Justice Owen?


Robert Novak reports that President Bush met with Priscilla Owen last week. While she’s only been on the federal appellate bench for a few months, she already has more federal appellate experience than Justice Souter did when he was nominated to the High Court. Priscilla Owen should not have been a controversial nominee to the Fifth Circuit, but she was filibustered by Senate Democrats. Many believe it was because (like Estrada and Brown) she was seen as potential Supreme Court material. If Bush taps her, it will confirm those fears–and prompt a real confirmation fight.

Memo to Senator Schumer


It’s not all about you. From the NYTimes:

One Democrat, Senator Charles E. Schumer of New York, was so concerned with his performance that he held a mock hearing in his office on Sunday, with a Harvard law professor playing Judge Roberts. As chairman of the committee charged with electing Democrats to the Senate in 2006, Mr. Schumer has used the confirmation battle to raise money for campaigns and to solidify his standing as a party leader.

Arlen Specter


doesn’t know what he’s talking about.

But you already knew that.

Again on the Scope of Questioning


Today Sen. John Cornyn at NRO, and former solicitor general Theodore Olson in the pages of the Wall Street Journal, offer arguments on the range of permissible questions for Judge Roberts that culminate–whether Cornyn and Olson realize it or not–in the conclusion that we ought not to have hearings on Supreme Court nominees at all. Or at least no hearings at which the nominees themselves appear to answer questions. Olson puts the case succinctly:

The most appropriate response to these questions [about how he views past rulings that might be revisited] is for the nominee to promise an open mind in every case, receptivity to the arguments of counsel, the views of colleagues and due respect for the written text, history, precedent, context and factual setting of a particular matter. And he should promise to render future decisions free from preconceived or pre-expressed opinions as to how a case should be decided. We expect no less from a judge; and that is the only response we should expect to hear during confirmation proceedings. Anything else bargains away future judicial independence.

I have previously given longer responses to such arguments, so for now I’ll offer my short one: horsefeathers. If this were all we had a right to expect from nominees to the Supreme Court, we could dispense with having them appear before senators at all, since every nominee will promise all of the above as a matter of course. I’d like us all to live in a world in which the judicial power were once again its original size, and we could confine ourselves to the narrow questions of a nominee’s technical qualifications, experience, and character. When we lived in that world we had no need for such extended hearings with personal appearances by the nominees. We don’t live in that world today. As for “judicial independence,” it’s something we’ve seen far too much of for about a century now. And I cannot fathom the shortsightedness of the GOP party line–which I think is represented by the Cornyn and Olson articles–in disarming the Republicans from tackling, hard, the next liberal judicial activist to be nominated to the Court by a Democratic president.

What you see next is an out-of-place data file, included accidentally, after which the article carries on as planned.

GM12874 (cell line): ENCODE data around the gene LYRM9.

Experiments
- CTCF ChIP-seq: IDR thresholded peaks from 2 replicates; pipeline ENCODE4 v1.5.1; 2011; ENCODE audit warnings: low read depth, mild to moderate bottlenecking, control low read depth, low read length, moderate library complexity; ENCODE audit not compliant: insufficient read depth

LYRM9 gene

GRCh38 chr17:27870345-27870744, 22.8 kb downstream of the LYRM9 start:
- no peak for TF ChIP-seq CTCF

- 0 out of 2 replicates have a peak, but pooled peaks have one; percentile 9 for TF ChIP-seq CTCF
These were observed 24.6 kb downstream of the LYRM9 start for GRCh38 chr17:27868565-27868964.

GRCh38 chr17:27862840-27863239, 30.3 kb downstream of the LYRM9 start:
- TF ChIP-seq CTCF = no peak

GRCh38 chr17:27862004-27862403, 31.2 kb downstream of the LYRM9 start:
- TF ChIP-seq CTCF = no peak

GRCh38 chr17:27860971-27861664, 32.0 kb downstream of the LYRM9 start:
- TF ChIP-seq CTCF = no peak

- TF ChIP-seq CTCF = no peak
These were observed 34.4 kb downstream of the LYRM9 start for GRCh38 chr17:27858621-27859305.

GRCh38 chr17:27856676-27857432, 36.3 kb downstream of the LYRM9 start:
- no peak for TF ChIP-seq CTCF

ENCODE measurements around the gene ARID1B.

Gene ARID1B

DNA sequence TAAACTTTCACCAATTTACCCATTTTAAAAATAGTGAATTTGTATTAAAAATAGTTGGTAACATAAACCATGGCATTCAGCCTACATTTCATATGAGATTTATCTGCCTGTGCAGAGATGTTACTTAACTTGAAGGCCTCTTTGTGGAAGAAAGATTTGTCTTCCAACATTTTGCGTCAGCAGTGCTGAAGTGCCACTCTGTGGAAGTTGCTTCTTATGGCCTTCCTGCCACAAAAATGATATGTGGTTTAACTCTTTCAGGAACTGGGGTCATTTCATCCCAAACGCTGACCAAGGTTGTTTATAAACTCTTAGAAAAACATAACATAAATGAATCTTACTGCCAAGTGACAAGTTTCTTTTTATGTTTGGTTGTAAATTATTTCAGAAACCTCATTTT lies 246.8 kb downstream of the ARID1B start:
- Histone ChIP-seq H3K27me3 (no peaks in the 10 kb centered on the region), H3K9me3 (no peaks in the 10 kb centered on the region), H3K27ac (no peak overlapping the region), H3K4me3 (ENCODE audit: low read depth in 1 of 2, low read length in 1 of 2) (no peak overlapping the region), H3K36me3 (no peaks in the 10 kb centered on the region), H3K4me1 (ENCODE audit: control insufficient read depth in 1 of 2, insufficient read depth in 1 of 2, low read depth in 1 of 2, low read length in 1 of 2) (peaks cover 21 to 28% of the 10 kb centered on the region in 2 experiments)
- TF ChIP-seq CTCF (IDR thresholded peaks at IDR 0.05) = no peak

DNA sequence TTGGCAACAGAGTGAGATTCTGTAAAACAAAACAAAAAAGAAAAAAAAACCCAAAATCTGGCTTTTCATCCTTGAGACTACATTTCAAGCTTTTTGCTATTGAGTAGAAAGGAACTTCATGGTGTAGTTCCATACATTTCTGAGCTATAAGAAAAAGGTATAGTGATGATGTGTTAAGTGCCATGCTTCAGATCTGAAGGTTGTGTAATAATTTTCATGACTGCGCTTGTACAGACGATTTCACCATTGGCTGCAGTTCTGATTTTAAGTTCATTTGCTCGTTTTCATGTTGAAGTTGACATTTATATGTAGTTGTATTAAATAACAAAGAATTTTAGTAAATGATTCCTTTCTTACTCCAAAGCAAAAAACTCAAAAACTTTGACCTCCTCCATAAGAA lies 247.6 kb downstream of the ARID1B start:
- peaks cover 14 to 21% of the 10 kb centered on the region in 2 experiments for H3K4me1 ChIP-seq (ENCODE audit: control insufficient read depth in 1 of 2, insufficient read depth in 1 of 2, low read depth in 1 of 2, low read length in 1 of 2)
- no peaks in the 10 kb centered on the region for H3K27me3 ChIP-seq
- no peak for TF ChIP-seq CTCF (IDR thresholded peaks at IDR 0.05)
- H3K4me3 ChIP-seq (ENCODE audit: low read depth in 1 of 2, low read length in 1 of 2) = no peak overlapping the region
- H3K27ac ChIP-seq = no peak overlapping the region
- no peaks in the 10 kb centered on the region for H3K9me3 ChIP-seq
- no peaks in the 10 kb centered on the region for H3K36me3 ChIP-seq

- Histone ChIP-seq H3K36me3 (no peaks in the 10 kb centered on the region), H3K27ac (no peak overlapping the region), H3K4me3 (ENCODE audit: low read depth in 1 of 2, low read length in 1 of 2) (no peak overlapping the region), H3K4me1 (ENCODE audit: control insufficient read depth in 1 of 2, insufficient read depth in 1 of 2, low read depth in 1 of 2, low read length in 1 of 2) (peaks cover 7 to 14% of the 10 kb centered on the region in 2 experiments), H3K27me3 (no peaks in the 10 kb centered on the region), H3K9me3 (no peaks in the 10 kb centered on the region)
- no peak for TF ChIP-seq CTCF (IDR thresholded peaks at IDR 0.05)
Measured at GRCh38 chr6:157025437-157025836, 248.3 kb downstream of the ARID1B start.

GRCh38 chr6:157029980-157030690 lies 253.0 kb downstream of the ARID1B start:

The New York Times invited five people to frame five questions each for Judge Roberts, and they appear on the Times’s op-ed page today. I like most of them, but Glenn Harlan Reynolds and Ron Klain (yes, Ron Klain) ask the best ones. They make for better reading, I’m afraid, than do Messrs. Cornyn and Olson.

Think Again


Ron Brownstein suggest the president nominate a Democrat for the next slot.

The Schedule, According to Chairman Specter’s Office


Tentative Schedule for the Hearing:

*Schedule is subject to change*

Monday, Sept. 12

Noon Chairman Specter opens hearing, including various housekeeping matters

12:15 pm Chairman Specter begins 10 minute opening statements for Committee members

3:15 pm Break

3:45 pm Senators Warner, Lugar, and Bayh introduce John Roberts

4:00 pm Swearing-in and 15 minute testimony of John Roberts

Tuesday, Sept. 13

9:30 am Chairman Specter begins 30 minute round of questioning (Round 1)

1:00 pm Break for lunch

2:00 pm Resume questioning

6:00 pm Break for dinner

7:00 pm Resume questioning

8:30 pm Round 1 questioning ends

Wednesday, Sept. 14

9:30 am Chairman Specter begins 20 minute rounds of questioning (Round 2)

1:00 pm Break for lunch

2:00 pm Resume questioning as necessary

*At the conclusion of questioning, the Committee is expected to go into closed session.

Thursday, Sept. 15

9:30 am Outside witness testimony with first 3 panels

1:00 pm Break for lunch

2:00 pm Resume testimony with last 3 panels

5:30 pm Conclusion of the hearing

It’s Probably Bad That I’m Tired of This Already


From the Boston Globe:

America cannot tolerate a justice who drags the country backward, hacking away at rights to privacy or Congress’s ability to protect health, workers, and civil rights.

The paper trail so far on Roberts is discouraging.

What to Expect


My NRO essay today offers my thoughts on how the hearing will unfold.



Here’s Specter’s opening statement for this morning.

Speaking of Katrina



“The tragedy of Katrina shows in the starkest terms why every American needs an effective national government that will step in to meet urgent needs that individual states and communities cannot meet on their own,” Sen. Edward M. Kennedy said in a statement prepared for the opening of hearings.

The Massachusetts Democrat called Roberts an “intelligent, well- educated and serious man” but said the Senate “must also determine whether he has demonstrated a commitment to the constitutional principles that have been so vital in advancing fairness, decency and equal opportunity in our society.”